Reference of this publication:
F. Malm, C. Große: Proof of efficiency: Examination of concrete beams with self-healing properties by non-destructive testing methods. Fifth International Conference on Self-Healing Materials (ICSHM2015), Durham, NC (U.S.A.), 2015


Development and Testing

F. Malm 1, C.U. Grosse 1


1 Chair of Non-destructive Testing, Technische Universität München, Baumbachstr. 7, 81245 München, Germany – e-mail: This email address is being protected from spambots. You need JavaScript enabled to view it.


The research and design activity of self-healing mechanism in terms of concrete is constantly increasing [1, 2, 3]. Apart from the basic principle of self-healing concrete to show waterproof-concepts to avoid reinforcement corrosion, thus to prolong the lifetime, a consideration and characterization of the proposed healing method is necessary for each relevant practical case study. In a large research project founded by the European Commission different healing agent concepts like bacteria, hydrogels and (bio-) polymers for varying application fields are in development. To commercialize and achieve market acceptance a proof of efficiency of the healing process is required. To monitor and verify the healing effect of construction elements (e.g. large beams, retaining walls, basements) in-situ non-destructive testing methods have obvious advantages in opposition to destructive methods. Since the start of the project in 2013 first successful results of non-destructive testing methods have been obtained in a laboratory scale [4]. The interaction between crack formation and capsule breakage is one essential factor for the efficiency of crack repair. Therefore crack-controlled three-point bending experiments, monitored by acoustic emission technique, have been conducted. Applied ultrasonic measurements for monitoring the curing process provided the evidence of crack sealing. Furthermore, these insights can be used for modeling (delivery of material data like elastic moduli, etc.) and, on the other for characterization of material properties of the healing agents (stability, hardening, etc.).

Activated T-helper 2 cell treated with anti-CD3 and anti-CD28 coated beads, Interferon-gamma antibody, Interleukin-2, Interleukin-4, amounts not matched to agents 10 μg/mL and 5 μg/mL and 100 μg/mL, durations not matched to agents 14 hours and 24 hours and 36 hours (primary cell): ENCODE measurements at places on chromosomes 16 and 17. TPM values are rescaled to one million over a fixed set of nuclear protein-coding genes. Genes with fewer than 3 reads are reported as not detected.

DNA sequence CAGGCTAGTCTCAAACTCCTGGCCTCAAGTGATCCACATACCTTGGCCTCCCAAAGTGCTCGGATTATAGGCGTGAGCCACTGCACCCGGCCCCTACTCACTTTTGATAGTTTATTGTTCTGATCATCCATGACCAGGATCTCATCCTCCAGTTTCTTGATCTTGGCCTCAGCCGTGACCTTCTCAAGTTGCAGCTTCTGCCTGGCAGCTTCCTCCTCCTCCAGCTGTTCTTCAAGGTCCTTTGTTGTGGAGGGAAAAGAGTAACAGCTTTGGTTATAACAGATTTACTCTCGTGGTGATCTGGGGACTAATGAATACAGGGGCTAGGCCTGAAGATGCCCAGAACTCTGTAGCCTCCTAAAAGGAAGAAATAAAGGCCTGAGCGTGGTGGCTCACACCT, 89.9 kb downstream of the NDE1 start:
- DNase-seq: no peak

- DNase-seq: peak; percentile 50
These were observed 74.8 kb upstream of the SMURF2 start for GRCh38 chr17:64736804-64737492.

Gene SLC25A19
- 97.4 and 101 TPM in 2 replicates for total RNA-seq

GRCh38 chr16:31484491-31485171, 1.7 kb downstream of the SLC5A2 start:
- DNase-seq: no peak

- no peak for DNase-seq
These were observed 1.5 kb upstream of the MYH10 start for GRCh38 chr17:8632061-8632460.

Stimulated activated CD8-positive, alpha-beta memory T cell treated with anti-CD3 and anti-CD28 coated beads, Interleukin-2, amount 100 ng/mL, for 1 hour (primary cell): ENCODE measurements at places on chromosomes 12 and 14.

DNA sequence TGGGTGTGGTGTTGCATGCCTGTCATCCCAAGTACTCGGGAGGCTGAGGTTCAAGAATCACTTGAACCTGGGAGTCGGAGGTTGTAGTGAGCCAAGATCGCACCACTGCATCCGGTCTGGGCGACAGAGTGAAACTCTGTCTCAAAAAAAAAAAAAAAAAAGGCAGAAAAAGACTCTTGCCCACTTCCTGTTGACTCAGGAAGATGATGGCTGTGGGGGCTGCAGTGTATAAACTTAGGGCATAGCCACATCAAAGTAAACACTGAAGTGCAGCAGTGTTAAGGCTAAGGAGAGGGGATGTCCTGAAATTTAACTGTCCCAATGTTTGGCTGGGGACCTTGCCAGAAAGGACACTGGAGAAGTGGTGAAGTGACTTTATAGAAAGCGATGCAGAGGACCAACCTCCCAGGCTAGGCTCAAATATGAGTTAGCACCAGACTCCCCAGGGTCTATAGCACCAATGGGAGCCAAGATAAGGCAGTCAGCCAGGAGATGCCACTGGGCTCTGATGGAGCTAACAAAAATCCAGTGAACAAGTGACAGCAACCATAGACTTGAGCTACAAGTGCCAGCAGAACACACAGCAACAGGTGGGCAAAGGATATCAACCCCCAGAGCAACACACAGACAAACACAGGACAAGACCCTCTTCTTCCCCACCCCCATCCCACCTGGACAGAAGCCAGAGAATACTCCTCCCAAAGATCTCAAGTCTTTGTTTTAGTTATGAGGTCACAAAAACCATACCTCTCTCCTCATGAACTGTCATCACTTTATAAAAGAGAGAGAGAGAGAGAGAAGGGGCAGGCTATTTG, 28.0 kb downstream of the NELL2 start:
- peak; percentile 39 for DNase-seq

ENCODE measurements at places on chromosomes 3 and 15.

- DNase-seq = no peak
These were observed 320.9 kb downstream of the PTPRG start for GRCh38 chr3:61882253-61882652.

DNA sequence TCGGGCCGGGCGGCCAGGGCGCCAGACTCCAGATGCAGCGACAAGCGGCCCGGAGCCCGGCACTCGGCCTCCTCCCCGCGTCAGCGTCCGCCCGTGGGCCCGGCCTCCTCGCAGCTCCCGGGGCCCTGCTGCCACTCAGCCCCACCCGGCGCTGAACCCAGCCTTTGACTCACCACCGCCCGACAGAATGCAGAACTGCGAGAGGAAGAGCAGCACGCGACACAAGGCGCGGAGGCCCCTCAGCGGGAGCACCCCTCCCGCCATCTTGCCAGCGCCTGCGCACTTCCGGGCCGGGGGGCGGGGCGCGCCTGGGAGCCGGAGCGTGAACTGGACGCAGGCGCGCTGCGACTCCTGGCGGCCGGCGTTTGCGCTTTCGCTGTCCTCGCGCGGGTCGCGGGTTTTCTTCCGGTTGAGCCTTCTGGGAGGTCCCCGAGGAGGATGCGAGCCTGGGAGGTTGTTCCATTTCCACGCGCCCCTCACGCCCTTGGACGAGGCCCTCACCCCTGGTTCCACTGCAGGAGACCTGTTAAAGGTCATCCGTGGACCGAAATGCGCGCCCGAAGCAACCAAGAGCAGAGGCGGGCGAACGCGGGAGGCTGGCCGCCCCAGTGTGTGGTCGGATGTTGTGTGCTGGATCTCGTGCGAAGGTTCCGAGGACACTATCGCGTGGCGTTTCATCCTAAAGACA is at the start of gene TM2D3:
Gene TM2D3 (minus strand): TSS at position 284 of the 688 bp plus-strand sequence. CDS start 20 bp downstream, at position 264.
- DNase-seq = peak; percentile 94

[1] Van Tittelboom, K.; De Belie, N. (2013) Self-Healing in Cementitious Materials—A Review. Materials (2013), 6, 2182-2217

[2] Escobar, M.; Vago, S.; Vázquez, A. (2013) Self-healing mortars based on hollow glass tubes and epoxy–amine systems. Composites: Part B 55 (2013) 203–207

[3] Gardner, D.; Jefferson, A.; Hoffman, A.; Lark, R. (2014) Simulation of the capillary flow of an autonomic healing agent in discrete cracks in cementitious materials. Cement and Concrete Research 58 (2014), 35–44

[4] Malm, F.; Grosse, C. U. (2014) Examination of reinforced concrete beams with self-healing properties by acoustic emission analyses. 31st Conference of the European Working Group on Acoustic Emission (EWGAE), Dresden (2014)


This project has received funding from the European Union’s Seventh Framework Programme
for research, technological development and demonstration under grant agreement no 309451.
Saturday the 21st. © 2013 Universiteit Gent.